'Instead of improving the situation, the US military became caught themselves in Lebanon's intensifying civil war...'
The October attacks were not the first - there had already been one major attack against US interests in the previous April, when 63 people were killed in a bombing of the US embassy in West Beirut. The US troops had initially gone in to Beirut, capital city of Lebanon, to bring some calm to the region - following the massacre, in September 1982, of hundreds of Palestinian civilians in the Sabra and Shatila refugee camps by Lebanese Christian militiamen. Instead of improving the situation, the US military became caught themselves in Lebanon's intensifying civil war, and were exposed to the growing anger of Lebanese Muslims with America's support for their Christian dominated government, and with American efforts to persuade the Lebanese government to negotiate a peace treaty with Israel.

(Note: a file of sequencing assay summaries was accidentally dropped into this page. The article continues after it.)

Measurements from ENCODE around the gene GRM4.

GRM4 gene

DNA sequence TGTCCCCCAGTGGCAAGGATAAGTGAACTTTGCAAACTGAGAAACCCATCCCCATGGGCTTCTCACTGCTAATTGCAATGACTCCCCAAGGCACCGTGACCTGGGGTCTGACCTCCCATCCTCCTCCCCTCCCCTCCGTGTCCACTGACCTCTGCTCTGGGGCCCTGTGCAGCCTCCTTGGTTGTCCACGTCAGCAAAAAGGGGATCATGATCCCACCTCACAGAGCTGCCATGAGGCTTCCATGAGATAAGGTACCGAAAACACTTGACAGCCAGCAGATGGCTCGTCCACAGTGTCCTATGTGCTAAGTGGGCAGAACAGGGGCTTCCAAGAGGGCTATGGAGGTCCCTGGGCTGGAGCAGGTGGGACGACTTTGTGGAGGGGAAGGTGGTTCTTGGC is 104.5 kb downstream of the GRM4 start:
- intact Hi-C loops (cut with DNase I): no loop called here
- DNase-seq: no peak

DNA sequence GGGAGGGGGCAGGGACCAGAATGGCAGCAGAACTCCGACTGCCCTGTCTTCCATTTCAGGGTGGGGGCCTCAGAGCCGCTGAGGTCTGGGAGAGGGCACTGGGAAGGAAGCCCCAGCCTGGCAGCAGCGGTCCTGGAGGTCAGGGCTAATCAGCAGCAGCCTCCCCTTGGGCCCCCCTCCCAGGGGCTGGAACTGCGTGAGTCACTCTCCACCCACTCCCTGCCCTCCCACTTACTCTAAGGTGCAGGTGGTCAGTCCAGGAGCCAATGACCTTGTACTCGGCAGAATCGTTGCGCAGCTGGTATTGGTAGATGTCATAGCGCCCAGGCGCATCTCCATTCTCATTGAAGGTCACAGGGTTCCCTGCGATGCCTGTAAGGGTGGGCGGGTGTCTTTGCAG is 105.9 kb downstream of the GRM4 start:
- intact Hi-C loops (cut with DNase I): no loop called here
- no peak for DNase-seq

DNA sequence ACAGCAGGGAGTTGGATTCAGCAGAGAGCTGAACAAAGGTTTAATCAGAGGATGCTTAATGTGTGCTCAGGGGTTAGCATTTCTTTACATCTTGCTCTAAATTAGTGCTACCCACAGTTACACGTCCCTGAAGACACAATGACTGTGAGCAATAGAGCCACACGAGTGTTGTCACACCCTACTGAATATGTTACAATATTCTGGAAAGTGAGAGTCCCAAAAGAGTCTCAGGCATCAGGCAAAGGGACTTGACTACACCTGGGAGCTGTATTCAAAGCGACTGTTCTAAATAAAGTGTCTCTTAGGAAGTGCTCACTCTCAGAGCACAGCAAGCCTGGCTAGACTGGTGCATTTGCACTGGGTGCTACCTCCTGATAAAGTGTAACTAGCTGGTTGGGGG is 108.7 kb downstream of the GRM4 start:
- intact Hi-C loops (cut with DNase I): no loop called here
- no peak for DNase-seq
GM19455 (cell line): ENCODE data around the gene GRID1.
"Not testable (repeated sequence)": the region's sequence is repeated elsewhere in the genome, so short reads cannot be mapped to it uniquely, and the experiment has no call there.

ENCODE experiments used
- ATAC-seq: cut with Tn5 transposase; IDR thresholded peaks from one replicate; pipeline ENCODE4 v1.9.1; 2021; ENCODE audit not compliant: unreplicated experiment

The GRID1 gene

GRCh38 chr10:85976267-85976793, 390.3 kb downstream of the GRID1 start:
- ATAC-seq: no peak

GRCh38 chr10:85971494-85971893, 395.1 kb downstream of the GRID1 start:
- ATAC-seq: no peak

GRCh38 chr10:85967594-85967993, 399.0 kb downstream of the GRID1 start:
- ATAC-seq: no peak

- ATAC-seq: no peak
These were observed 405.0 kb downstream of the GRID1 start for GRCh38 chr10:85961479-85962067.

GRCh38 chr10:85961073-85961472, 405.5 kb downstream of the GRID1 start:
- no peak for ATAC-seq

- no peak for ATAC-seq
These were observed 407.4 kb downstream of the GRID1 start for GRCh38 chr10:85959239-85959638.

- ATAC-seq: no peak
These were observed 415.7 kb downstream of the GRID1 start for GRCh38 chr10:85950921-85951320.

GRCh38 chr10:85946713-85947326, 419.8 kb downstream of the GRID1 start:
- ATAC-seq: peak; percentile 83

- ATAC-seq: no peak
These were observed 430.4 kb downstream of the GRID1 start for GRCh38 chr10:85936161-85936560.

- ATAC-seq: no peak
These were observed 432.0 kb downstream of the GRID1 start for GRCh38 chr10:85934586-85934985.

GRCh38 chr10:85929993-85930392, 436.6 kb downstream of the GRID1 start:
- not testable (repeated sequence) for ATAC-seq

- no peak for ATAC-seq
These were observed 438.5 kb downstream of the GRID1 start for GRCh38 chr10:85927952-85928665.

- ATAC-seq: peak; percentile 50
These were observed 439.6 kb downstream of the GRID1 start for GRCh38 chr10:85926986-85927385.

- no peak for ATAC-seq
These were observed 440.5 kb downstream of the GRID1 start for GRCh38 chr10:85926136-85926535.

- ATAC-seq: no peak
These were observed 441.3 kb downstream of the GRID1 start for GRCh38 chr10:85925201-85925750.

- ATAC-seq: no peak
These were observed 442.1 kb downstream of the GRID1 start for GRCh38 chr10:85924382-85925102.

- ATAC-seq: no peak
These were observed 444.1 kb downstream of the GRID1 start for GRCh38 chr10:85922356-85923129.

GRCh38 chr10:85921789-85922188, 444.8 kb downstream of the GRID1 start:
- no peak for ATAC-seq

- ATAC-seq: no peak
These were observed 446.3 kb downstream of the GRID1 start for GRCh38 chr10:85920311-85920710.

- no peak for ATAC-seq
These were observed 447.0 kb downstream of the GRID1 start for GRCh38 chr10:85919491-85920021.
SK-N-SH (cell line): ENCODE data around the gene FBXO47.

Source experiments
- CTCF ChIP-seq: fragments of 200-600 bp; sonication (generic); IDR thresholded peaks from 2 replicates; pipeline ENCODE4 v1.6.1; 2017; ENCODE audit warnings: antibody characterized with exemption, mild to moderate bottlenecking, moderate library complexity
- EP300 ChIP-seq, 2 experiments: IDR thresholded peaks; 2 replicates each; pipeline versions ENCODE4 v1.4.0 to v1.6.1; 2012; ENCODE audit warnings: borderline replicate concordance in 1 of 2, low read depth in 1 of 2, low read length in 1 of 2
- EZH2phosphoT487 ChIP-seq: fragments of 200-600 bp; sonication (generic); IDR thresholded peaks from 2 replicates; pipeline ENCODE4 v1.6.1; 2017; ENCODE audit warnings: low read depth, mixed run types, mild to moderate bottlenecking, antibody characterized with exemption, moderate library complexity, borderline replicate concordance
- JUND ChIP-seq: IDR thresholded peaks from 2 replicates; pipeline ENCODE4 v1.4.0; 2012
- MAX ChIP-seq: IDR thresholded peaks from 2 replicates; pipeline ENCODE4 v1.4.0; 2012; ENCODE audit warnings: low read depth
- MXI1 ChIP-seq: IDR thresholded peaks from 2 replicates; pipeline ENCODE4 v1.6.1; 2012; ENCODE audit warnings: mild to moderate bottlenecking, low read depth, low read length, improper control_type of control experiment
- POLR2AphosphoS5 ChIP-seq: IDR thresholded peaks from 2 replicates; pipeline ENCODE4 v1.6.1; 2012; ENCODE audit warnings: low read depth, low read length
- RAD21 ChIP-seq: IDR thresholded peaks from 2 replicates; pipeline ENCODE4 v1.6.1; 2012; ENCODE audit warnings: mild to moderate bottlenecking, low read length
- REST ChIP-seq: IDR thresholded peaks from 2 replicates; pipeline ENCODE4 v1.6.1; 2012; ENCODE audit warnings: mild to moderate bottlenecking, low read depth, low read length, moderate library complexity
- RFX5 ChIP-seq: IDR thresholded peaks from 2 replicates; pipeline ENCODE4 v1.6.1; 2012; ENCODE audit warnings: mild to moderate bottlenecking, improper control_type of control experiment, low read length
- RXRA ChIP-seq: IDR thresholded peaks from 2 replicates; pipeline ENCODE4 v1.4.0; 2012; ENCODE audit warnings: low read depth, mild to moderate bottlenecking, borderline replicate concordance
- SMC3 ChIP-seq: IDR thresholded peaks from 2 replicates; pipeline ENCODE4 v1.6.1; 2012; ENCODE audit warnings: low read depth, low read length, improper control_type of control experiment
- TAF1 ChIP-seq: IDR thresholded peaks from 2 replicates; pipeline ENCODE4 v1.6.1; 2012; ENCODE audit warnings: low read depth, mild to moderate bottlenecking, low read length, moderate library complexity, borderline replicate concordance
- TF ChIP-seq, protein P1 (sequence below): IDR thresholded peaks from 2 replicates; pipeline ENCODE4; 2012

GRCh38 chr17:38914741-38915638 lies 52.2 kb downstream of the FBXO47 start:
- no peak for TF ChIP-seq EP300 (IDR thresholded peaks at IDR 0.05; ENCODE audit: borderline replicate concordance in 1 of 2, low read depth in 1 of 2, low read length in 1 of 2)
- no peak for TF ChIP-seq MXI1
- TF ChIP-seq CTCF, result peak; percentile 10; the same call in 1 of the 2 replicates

The attacks did not themselves immediately trigger the withdrawal of the American peace-keeping force from Beirut. Troops stayed in the city until February 1984, with President Reagan insisting that they still had an important job to do. Nonetheless, the attacks undermined the conviction behind Reagan's policy, and weakened political support in the United States. In addition, Shi'ite Muslim terrorists resorted to the murder and kidnapping of American citizens in Lebanon. Eventually one of these kidnappings proved to be the last straw, and led to Reagan reversing his position and pulling American troops out of Beirut.